by Fran McVeigh
The #G2Great team exuberantly welcomed Melanie Meehan to the October 3, 2019 chat two days after Every Child Can Write: Entry Points, Bridges, and Pathways for Striving Writers entered the world. As I pondered both entry points and organization for this post, I decided to begin with Melanie’s words in response to our three basic author questions.
1. What motivated you to write this book? What impact did you hope that it would have in the professional world?
Every day I get to work with writers across all grades and across all levels. Because of my work, I have seen the impact of increasing access and entry points for writers that has led to growth for these students, regardless of functioning levels.
Very few people enjoy a struggle when they don’t believe they will overcome it, so we have to figure out ways to make the learning and growth seem possible to everyone in the community– especially to the writer. There really is a big difference between thinking about students as struggling or thinking about them as striving, and I hope that people who read this book come away re-examining their beliefs about students.
So often our beliefs become our truths. I want everyone– including and especially our children– to believe that every child can write, and then I want teachers to have practical strategies and resources to help make that happen.
2. What are your BIG takeaways from your book that you hope teachers will embrace in their teaching practices?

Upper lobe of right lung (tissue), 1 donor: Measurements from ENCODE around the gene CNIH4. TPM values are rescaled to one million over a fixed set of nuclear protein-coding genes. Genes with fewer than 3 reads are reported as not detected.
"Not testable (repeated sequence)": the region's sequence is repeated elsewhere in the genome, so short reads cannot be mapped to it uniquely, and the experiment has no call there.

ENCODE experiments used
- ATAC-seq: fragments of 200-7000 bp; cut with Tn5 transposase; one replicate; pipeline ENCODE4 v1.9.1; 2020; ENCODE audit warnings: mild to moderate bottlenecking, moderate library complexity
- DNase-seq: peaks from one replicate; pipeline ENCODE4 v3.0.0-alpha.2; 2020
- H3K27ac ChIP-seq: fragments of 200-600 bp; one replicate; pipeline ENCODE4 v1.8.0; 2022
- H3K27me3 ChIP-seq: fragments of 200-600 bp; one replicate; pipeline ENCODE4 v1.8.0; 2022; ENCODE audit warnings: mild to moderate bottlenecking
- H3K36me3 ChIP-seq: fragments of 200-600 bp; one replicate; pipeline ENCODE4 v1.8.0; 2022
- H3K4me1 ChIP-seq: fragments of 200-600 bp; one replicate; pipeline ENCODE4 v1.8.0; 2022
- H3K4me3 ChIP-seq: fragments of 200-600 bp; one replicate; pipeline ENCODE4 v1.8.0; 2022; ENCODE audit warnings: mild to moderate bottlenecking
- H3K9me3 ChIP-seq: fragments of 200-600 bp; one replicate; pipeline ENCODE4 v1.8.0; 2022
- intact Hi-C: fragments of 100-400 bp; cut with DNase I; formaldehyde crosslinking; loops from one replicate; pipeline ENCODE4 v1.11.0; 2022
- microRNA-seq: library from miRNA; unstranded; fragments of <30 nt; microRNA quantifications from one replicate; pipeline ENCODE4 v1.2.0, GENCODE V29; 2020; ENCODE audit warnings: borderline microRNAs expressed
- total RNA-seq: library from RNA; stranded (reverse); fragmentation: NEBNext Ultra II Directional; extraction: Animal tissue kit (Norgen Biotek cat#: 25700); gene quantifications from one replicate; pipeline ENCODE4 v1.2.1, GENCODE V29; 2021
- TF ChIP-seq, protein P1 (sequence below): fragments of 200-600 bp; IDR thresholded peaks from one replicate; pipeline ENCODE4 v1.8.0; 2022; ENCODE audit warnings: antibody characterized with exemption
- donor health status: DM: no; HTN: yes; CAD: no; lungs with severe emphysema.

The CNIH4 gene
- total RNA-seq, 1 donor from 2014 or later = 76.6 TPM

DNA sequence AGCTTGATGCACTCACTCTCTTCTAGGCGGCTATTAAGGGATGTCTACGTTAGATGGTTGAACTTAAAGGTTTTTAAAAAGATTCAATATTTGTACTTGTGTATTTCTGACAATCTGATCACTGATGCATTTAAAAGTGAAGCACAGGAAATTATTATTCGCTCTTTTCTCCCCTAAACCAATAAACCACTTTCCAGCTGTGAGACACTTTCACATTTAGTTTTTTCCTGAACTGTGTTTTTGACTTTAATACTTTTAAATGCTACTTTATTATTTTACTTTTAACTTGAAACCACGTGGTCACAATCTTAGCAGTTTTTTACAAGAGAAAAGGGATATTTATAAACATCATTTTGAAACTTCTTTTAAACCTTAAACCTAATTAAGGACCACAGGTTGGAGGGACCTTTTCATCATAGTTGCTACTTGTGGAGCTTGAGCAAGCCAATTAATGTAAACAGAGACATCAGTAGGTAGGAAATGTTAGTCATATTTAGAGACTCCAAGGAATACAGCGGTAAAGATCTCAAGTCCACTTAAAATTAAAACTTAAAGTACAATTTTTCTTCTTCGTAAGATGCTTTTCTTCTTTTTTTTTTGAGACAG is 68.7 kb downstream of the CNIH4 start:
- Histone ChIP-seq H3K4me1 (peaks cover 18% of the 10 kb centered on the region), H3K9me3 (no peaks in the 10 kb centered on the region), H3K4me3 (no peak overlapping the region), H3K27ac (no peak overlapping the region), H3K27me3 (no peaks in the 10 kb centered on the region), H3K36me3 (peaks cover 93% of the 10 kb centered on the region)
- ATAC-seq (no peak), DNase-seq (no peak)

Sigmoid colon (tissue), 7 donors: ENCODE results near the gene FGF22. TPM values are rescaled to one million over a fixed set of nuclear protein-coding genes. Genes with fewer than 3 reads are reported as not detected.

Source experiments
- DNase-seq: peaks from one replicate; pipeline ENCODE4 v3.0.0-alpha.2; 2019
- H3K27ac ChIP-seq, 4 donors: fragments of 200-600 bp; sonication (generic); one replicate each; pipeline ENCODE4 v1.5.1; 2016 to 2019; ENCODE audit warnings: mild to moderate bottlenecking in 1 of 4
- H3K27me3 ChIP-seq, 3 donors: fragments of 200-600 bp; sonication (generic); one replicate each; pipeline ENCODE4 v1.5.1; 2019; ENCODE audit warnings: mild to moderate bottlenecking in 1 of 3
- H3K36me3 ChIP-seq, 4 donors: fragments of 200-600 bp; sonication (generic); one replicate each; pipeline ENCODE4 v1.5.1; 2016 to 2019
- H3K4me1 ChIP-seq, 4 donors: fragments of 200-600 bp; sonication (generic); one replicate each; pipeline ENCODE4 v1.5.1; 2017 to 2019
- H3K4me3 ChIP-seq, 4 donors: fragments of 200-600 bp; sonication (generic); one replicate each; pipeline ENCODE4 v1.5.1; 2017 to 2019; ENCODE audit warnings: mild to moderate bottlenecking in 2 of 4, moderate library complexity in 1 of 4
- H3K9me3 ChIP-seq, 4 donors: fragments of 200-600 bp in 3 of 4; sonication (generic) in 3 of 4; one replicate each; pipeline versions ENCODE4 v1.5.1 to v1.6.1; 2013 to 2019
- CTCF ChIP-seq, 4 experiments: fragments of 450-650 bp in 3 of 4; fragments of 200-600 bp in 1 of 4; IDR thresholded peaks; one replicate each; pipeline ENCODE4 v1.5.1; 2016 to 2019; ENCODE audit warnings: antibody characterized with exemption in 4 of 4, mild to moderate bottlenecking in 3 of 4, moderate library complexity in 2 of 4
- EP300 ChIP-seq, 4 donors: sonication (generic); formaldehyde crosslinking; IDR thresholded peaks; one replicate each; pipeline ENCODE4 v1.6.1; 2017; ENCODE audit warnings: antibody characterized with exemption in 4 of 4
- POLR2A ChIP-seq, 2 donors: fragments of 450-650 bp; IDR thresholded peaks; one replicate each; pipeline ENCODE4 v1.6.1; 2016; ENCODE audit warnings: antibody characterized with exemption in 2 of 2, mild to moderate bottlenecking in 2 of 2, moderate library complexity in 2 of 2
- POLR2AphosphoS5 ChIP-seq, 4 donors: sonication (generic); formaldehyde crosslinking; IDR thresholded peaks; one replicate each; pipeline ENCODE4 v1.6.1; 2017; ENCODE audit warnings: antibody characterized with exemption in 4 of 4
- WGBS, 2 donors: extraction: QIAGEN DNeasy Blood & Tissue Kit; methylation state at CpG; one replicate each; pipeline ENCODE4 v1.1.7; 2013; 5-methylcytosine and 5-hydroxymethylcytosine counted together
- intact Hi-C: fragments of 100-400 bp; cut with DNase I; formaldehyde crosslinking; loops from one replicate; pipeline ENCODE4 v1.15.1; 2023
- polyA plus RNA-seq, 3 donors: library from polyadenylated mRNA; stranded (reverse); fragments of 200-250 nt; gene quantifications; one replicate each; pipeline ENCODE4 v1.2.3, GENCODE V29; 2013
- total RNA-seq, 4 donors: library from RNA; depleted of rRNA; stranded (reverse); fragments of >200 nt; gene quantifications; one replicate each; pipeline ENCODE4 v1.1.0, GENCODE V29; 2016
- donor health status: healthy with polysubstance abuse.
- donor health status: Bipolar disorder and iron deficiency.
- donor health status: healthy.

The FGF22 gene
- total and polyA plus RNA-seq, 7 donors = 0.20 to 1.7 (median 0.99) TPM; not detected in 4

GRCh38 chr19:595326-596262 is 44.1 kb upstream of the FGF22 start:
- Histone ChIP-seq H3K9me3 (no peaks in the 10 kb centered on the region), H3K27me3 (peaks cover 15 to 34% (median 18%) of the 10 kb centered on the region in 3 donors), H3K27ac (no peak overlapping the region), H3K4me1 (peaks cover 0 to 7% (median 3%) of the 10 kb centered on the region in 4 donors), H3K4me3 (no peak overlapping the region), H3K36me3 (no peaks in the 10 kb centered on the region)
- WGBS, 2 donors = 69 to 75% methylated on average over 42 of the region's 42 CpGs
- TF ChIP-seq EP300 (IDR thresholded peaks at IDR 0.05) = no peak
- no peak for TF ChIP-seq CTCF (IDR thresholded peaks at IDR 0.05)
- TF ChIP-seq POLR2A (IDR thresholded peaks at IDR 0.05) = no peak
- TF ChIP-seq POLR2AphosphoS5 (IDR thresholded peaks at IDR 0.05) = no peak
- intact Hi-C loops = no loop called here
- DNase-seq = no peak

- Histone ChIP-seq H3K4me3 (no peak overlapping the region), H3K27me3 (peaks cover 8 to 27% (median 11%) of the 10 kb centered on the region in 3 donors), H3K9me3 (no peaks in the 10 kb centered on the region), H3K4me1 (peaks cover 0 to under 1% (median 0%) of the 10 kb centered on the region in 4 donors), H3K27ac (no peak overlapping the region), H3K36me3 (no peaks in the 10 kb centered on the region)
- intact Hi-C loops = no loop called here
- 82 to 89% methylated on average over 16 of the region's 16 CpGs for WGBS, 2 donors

Not everyone is ready for the same curriculum and instruction on the same day, but it’s overwhelming to deliver an entirely separate lesson for students who aren’t getting it. That being said, the concept of the Zone of Proximal Development as described by Lev Vygotsky is a game changer for me. We can’t keep asking students to try out tasks and strategies that are way beyond their reach and ability, and it’s exhausting to create scaffold after scaffold that helps writers create a product without understanding the process. When we do that, we’re sending messages over and over that they can’t do it without us or the scaffolds we create. With those consistent messages, it’s human nature to stop trying and avoid the task or situation all together. So how do we change it up in ways that empower students, but is within the realm of possibility for teachers? That’s where reconsidering entry points may welcome students into the learning process. Or maybe it’s constructing bridges so that students have different ways to join the process. That’s where those metaphors that make up the title come it. I hope that teachers see practical and possible ways to teach all students to write.
3. What is a message from the heart you would like for every teacher to keep in mind?
Our job is to find the entry points and provide the access so that students are challenged and moving forward without being overwhelmed and over-scaffolded. We live in a world where being able to write is a critically important and empowering skill. We can all teach them to write when we believe they can and we have the tools and understandings.
So many times even when students look like they are paying attention, they have no idea of what the lesson is really about. Engagement, interest, caring about something– those have to be in place for not only behavior, but also for academic growth. I feel like I keep repeating myself, but the message of the book is that all children can write.
Why this book?